Why menu labeling?
Americans do dine out a lot — more than half of our food dollars go to restaurants or convenience meals, rather than to groceries for meals cooked at home — and we tend to consume 20 to 40 percent more calories eating out than at home. The intention of the menu labeling law is twofold — encourage food producers to reformulate their products so they are lower in calories, while prompting consumers to make better food choices. It appears only the first part may be working.
A 2017 systematic review and meta-analysis published in the online journal Nutrients found menu labeling didn't change the quality or quantity of calories consumed. Similarly, another systematic review published last year in the journal Obesity found, based on the limited evidence to date, menu labeling might lower calories purchased in some food settings — such as cafeterias — but has little impact in fast-food restaurants.
Transparency and wanting to know what's in our food isn't a bad thing, but providing calorie information on menus may have undesired consequences. Judy Simon, a Seattle-based dietitian and nutrition instructor at the University of Washington, said nutrition information could be helpful for some people, such as a Chipotle customer who, upon seeing a burrito is 1,100 calories and knows it would be too filling, opts for a bowl instead. "But a person who is a diet survivor or has an eating disorder looks at these numbers often as a judgment," she said. "They don't benefit from the information — it in fact can cause more harm than good." She added that having nutrition information available online or in a pamphlet may be a safer option than plastering it on menu boards.
The impact on eating disorders
Posted calorie counts in restaurants are "a potential trigger for anyone with disordered eating tendencies," said New York-based dietitian Christy Harrison, host of the Food Psych podcast and certified intuitive eating counselor. "Sure, some people have great relationships with food and aren't influenced by seeing calorie counts on menus — but those people are likely outnumbered by people who struggle with disordered eating." A 2008 online survey of 4,023 women ages 25 to 45, conducted by SELF magazine and the University of North Carolina, found 65 percent of the women had engaged in disordered eating (unhealthy behaviors such as purging, extreme dieting, or pill use) to lose weight. An additional 10 percent had a full-blown eating disorder.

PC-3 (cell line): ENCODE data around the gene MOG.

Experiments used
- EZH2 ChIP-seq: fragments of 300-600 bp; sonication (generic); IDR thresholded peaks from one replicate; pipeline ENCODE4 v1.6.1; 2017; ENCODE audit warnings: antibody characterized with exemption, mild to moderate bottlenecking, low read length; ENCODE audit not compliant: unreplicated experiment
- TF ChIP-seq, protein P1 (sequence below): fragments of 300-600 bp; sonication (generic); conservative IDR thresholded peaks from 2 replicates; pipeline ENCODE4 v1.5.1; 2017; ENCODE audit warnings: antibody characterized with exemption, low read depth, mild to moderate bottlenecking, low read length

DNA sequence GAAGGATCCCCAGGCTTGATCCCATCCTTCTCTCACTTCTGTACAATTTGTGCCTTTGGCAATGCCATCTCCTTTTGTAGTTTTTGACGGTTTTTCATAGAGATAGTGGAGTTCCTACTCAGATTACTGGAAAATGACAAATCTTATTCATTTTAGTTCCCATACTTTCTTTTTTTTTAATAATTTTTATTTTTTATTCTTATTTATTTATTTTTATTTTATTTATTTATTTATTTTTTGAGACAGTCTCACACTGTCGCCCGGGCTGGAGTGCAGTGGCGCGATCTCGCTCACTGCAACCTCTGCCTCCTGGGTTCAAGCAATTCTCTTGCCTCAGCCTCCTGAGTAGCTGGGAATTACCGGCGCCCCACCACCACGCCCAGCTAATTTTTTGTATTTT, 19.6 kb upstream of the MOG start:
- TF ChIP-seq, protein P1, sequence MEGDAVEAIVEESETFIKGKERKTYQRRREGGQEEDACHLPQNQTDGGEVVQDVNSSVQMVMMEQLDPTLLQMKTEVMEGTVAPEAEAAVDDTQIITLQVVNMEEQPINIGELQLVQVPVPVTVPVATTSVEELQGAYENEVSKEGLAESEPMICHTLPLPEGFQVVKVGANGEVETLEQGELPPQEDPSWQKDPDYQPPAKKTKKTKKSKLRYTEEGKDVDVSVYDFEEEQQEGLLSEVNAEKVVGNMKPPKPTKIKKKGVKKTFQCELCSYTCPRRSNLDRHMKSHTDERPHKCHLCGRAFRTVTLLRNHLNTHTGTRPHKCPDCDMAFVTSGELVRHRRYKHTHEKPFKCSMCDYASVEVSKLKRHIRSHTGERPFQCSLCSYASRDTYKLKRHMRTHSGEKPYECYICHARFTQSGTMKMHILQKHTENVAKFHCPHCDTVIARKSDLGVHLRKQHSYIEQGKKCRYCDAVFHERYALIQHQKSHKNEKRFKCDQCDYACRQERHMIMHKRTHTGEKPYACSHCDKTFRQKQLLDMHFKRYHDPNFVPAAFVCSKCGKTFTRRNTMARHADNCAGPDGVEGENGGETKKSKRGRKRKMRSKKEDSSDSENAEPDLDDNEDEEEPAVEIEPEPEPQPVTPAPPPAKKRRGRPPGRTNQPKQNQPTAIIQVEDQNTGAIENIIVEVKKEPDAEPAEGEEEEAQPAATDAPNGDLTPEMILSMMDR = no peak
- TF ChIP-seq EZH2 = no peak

"Dieters are more likely to engage in disordered eating, have higher blood pressure, and experience greater levels of psychological distress, among other outcomes," Harrison said. "So encouraging people to count calories actually puts their health at greater risk — and why on earth would we want to do that in the name of public health?"
A study of 1,830 young adults published in March in the Journal of the Academy of Nutrition and Dietetics found the people most likely to change their food choices in response to nutritional information on menus are those who engage in binge eating or unhealthy dieting behaviors, such as fasting, meal skipping, purging, or taking laxatives or diet pills. They were less likely to rely on their body's cues, which Harrison said isn't surprising given that focusing on calories interferes with people's ability to eat intuitively. "Research shows that intuitive eaters — people who eat in line with their bodies' hunger, fullness, and satisfaction cues, without trying to control or restrict their eating — actually fare better in terms of physical and mental health than people who engage in dieting practices like counting calories or restricting portion sizes."
A 2017 study published in the International Journal of Eating Disorders randomized 716 adult women to receive a restaurant menu with or without calorie information. It found women with anorexia or bulimia may order fewer calories in response to calorie information, while those with binge eating disorder may order more calories.
Seattle started requiring chain restaurants to supply nutrition information — including calorie counts — nearly a decade ago, and Simon said it's been difficult for many of her patients who have eating disorders. "One woman shared she felt panicked when she first walked into Panera and saw calories everywhere she looked," Simon said. "She did not feel worthy of ordering the meal she really wanted, instead she looked for the lowest-calorie item."
Harrison said posting calorie counts also indirectly reinforces weight stigma, because, "everyone knows why the calorie counts are there — to try to push people to lose weight." Research has demonstrated that public health efforts aimed at preventing obesity increase weight stigma, and the stress of that stigma can, in turn, increase the risk of poor health outcomes. "So putting calorie counts on restaurant menus just isn't helpful for people's health, and may actually increase their health risks," she said.
Dennett is a registered dietitian nutritionist and owner of Nutrition by Carrie.
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